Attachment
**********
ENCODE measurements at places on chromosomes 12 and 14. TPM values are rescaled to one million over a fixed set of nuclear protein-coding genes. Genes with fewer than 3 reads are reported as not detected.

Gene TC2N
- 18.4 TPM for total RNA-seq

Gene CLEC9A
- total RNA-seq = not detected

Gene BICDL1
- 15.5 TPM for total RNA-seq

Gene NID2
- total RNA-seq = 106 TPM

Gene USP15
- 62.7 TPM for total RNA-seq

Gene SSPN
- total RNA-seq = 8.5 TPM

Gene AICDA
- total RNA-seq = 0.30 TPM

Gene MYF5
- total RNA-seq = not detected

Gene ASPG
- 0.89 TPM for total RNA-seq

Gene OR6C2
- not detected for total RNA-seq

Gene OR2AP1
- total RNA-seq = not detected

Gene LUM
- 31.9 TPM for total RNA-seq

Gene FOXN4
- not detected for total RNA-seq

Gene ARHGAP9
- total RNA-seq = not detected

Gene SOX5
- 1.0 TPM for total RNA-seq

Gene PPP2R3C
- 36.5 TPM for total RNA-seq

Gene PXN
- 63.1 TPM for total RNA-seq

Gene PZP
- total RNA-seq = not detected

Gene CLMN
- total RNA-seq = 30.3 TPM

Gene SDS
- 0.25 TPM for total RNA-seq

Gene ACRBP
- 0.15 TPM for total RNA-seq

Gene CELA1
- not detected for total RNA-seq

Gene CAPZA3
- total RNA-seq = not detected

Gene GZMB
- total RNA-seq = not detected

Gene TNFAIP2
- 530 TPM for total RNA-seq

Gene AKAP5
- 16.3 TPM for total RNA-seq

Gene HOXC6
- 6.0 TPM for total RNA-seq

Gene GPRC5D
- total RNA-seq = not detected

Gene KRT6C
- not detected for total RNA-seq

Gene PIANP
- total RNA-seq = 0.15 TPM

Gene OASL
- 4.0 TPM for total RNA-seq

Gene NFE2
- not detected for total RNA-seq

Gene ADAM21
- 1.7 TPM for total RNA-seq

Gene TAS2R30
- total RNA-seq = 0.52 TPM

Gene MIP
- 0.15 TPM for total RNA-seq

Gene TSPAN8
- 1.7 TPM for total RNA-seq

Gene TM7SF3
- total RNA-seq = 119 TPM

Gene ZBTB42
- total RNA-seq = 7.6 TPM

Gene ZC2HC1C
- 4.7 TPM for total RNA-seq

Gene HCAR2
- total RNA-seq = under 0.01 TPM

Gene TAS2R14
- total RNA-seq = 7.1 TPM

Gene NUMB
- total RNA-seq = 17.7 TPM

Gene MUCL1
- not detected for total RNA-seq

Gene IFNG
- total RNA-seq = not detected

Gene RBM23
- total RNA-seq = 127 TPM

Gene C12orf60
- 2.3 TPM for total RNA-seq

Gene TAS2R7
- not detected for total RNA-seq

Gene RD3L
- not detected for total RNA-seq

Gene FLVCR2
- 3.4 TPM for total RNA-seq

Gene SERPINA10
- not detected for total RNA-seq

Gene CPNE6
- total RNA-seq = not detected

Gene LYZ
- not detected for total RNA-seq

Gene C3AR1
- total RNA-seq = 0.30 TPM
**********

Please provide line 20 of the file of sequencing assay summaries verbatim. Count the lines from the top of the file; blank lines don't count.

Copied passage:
Gene OR6C2